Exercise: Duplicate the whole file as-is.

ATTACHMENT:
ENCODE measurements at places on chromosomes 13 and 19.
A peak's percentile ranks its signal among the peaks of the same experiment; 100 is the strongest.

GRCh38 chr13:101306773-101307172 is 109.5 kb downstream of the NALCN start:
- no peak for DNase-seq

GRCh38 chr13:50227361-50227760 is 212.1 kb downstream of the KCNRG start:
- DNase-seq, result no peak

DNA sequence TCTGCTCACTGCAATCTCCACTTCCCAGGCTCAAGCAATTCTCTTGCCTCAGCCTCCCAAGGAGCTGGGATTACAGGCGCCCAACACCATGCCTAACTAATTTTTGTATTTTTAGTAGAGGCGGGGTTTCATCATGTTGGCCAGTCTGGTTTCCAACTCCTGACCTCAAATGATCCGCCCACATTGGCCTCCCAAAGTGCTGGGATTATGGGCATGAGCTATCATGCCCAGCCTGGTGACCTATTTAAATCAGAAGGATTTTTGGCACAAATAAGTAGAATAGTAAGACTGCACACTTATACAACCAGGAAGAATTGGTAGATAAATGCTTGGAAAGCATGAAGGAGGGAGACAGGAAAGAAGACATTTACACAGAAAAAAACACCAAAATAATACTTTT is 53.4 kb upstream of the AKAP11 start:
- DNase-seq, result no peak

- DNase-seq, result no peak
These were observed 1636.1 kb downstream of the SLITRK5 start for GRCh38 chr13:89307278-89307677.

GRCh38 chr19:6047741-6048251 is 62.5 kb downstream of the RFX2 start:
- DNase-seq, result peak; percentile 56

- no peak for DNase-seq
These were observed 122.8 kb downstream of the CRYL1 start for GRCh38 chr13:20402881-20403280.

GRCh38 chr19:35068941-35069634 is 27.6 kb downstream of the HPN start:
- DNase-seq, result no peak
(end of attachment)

ENCODE measurements at places on chromosomes 13 and 19.
A peak's percentile ranks its signal among the peaks of the same experiment; 100 is the strongest.

GRCh38 chr13:101306773-101307172 is 109.5 kb downstream of the NALCN start:
- no peak for DNase-seq

GRCh38 chr13:50227361-50227760 is 212.1 kb downstream of the KCNRG start:
- DNase-seq, result no peak

DNA sequence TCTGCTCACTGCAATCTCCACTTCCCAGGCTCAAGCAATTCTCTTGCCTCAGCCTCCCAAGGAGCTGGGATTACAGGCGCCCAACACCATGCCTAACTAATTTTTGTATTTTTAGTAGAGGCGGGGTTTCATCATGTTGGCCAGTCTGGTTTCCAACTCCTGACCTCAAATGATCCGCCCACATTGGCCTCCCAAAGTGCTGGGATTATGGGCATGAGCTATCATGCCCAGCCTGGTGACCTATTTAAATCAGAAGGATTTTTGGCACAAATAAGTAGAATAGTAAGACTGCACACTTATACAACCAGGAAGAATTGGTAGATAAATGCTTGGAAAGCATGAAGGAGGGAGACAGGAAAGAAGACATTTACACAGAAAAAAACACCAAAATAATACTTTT is 53.4 kb upstream of the AKAP11 start:
- DNase-seq, result no peak

- DNase-seq, result no peak
These were observed 1636.1 kb downstream of the SLITRK5 start for GRCh38 chr13:89307278-89307677.

GRCh38 chr19:6047741-6048251 is 62.5 kb downstream of the RFX2 start:
- DNase-seq, result peak; percentile 56

- no peak for DNase-seq
These were observed 122.8 kb downstream of the CRYL1 start for GRCh38 chr13:20402881-20403280.

GRCh38 chr19:35068941-35069634 is 27.6 kb downstream of the HPN start:
- DNase-seq, result no peak